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20 gauge slugs on grizzly bears

Discussion in 'Hunting' started by Southern Shooter, Sep 20, 2005.

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  1. Southern Shooter

    Southern Shooter Member

    Aug 1, 2005
    I am looking at doing some deep backwoods "vacationing" in grizzly bear country. I am from the Deep South where such animals do not exist thus I have no experience with them. I was considering investing in another gun for self-protection. But, before doing so due to finances, I wanted to ask this of those with experience with such animals:

    I have a bantum sized 20 gauge shotgun with a 22" barrel and capable of holding 4+1 2 3/4" shells. Loaded with 3/4 oz. slugs that at the muzzle are moving at 1600 fps with and possessing 1865 ft. lbs. of energy, would this gun be sufficient to take down a grizzly that is in attack mode? If so, is it more than marginal? Would I be wise to alternate slugs and buckshot in the shotgun magazine or stick strictly to slugs? What more should I be considering? Any input would be appreciated.

    Thank you in advance.
  2. pauli

    pauli Member

    Mar 17, 2004
    herndon, va, usa
    anything is marginal against an angry bear.

    (i know, i know, i'm good at not being helpful)
  3. HighVelocity

    HighVelocity Member

    Jan 18, 2005
    IDPA junkie in DFW, TX
  4. spacemanspiff

    spacemanspiff Senior Member

    Dec 24, 2002
    depends on where these grizzlys are at. if they are what we call 'lower 48' grizz's, then you could probably fight them off with your bare hands. grizzlies down in the states, when full grown, are about the same size as alaskan grizzlies when they are born.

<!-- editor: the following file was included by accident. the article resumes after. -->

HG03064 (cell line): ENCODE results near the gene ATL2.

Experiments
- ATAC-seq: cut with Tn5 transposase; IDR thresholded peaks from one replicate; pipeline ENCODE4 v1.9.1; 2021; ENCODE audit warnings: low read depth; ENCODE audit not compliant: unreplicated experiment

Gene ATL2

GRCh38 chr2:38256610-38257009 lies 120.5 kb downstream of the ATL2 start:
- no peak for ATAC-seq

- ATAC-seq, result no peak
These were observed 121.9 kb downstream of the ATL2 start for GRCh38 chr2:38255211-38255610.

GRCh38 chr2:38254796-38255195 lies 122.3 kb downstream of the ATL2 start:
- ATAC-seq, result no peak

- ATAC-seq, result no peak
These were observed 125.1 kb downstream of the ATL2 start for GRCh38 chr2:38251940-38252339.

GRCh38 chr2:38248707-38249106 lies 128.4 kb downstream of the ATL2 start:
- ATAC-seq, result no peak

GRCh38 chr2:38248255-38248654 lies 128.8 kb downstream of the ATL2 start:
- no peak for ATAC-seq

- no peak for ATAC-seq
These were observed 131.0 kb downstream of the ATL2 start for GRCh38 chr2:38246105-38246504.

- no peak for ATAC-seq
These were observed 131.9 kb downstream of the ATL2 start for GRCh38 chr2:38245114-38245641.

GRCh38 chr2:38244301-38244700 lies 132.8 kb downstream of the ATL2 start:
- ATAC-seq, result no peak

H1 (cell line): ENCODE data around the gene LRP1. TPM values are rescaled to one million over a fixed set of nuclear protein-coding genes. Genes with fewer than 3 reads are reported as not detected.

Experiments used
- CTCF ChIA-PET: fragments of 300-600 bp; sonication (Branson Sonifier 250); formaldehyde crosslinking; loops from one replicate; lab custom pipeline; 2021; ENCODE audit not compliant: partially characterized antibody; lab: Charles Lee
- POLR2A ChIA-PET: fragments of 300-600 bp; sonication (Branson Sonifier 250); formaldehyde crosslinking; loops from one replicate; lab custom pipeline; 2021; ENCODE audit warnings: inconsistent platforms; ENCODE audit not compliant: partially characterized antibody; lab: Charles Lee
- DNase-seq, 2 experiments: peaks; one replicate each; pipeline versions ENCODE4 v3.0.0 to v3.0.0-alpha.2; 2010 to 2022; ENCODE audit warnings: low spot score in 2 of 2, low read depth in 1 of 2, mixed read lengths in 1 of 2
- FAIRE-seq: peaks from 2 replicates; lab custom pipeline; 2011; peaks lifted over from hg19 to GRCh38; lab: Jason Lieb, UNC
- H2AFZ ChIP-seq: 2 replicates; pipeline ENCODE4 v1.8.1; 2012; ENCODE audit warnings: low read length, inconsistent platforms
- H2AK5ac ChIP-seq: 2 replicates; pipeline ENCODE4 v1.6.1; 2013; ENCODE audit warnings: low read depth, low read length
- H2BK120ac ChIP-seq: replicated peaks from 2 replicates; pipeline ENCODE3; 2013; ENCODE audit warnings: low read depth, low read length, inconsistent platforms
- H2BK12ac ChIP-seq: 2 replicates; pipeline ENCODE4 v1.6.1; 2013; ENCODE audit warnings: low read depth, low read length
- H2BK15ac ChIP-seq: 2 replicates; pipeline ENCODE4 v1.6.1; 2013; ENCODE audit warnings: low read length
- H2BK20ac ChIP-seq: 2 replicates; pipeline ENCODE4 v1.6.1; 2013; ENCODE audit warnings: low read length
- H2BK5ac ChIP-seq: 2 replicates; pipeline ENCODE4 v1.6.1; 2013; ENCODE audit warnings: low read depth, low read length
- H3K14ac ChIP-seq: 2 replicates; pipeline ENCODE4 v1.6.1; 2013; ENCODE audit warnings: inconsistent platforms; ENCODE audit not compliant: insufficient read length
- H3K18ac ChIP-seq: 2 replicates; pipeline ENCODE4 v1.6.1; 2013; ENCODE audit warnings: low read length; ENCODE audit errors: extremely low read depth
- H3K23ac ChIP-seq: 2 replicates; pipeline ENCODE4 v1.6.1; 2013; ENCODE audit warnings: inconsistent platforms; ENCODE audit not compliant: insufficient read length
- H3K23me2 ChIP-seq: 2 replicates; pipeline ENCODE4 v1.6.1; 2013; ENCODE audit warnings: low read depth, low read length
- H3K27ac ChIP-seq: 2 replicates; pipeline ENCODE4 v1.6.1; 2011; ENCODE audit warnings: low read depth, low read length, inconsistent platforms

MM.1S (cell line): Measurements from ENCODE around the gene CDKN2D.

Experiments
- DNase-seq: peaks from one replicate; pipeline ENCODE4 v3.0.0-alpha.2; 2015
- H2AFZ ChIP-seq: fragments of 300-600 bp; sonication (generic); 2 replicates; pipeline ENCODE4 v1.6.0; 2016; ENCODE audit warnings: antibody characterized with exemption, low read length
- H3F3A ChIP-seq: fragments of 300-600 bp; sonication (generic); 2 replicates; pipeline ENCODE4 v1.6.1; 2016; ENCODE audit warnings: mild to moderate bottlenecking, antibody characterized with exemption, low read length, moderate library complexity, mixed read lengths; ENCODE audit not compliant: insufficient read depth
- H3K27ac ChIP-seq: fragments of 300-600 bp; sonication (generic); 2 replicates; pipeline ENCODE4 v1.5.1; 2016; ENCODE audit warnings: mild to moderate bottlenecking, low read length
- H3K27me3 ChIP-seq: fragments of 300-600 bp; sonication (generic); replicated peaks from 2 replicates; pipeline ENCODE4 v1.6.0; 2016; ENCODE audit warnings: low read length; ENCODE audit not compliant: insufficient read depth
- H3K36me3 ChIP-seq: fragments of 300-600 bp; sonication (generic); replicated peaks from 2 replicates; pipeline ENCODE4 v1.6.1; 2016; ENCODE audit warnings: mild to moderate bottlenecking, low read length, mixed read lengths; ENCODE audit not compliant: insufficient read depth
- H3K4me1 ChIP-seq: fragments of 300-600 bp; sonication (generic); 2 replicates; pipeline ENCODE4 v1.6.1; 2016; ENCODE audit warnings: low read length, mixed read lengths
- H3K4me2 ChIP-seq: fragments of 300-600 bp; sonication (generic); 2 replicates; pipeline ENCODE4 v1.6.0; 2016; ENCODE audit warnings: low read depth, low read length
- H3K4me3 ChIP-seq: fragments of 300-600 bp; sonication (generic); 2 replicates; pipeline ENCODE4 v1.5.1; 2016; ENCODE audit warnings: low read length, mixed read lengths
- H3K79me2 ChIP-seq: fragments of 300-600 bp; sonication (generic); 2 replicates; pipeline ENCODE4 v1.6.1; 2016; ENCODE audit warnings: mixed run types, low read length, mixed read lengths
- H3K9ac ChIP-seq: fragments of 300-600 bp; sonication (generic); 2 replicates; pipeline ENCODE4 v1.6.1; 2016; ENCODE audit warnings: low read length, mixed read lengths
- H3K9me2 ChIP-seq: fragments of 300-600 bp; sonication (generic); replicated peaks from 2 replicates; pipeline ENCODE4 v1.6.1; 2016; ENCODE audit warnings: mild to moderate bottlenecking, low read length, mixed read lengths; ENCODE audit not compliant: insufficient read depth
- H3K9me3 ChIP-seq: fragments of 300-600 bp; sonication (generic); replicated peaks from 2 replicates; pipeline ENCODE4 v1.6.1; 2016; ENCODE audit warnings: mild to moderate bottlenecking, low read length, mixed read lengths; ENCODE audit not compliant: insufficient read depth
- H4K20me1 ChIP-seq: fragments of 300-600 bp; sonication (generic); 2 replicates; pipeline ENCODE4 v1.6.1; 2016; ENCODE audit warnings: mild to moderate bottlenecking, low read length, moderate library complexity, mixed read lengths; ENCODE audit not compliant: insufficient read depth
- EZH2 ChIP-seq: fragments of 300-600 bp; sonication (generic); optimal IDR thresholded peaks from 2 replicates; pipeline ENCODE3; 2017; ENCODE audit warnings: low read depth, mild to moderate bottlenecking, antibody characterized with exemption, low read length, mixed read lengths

so if you are coming to alaska, forget the 20g, get a 12, use 3inch mag slugs mixed with buckshot. and carry a backup, like a 44mag.
  5. Matt G

    Matt G Moderator Emeritus

    Dec 21, 2002
    N. TX
    Sounds great. Sure, a 4 ga. would be better [ :rolleyes: ], but this is much more effective for close range than most rifles and all reasonable handguns.

    More importantly, it's what you've got. Go with it.
  6. rbernie
    • Contributing Member

    rbernie Member

    Jan 21, 2004
    Norra Texas
    Probably would be best to find some Brenneke slugs - they'll reportedly penetrate a lot better than the Forster style slugs commonly used for deer hunting.
  7. JShirley

    JShirley Administrator Staff Member

    Dec 20, 2002
    I'd look around for an inexpensive used 12 ga, if at all possible on your budget.

    And avoid buckshot for defense. Using buckshot on a heavily built dangerous attacking animal is not well advised.

  8. TrapperReady

    TrapperReady Member

    Jan 29, 2003
    But, I thought I read somewhere (maybe on the internet?) that buckshot would kill anything... in fact, it was the ULTIMATE.

    :rolleyes: :)

    I miss Blain .
  9. MDHunter

    MDHunter Member

    Jan 24, 2005
    Bring Something Bigger If You Can......

    I know you already stated that's what you have, but I'd really recommend something a little bigger if you can get your hands on it. A 12 gauge in 3 inch mag would be a good start, with Brenneke slugs. Even better, if one of your friends has one of the old Remington .30-06 pump guns, put 180 or 200 grain strong bullets in that, and you're even better off.

    A 20 gauge is a little light in my opinion, although anything will seem light if a bear is coming at you in a hostile mood!

    And Spiffster - there's a story in this month's edition of Outdoor Life (or possibly Field and Stream - I forget which one) where a man hunting blacktails on Kodiak killed a big sow with his bare hands (and a hunting knife with a 3.5 inch blade). Sow came on him when he was dressing a blacktail, he had no time to go for his gun, and went at it hand-to-hand......he got lucky, God bless him.

    Good luck,

  10. killzone

    killzone Member

    Aug 10, 2005
    MN USA
    that is just fine

    20 G slugs have enough energy to take a grizz down. BUT A HUGE BUT> DO NOT MISS > MAKE YOUR SHOT IN THE HEAD.
    If you ar being attacted make sure to hold right and be as calm as you can. If you have the feeling she wants to get you stand taller than him that will give you enough time to aim and shoot.
  11. Bigjake

    Bigjake Member

    May 30, 2003
    North Central Ohio
    .410 loaded with #8 birdshot will do ya.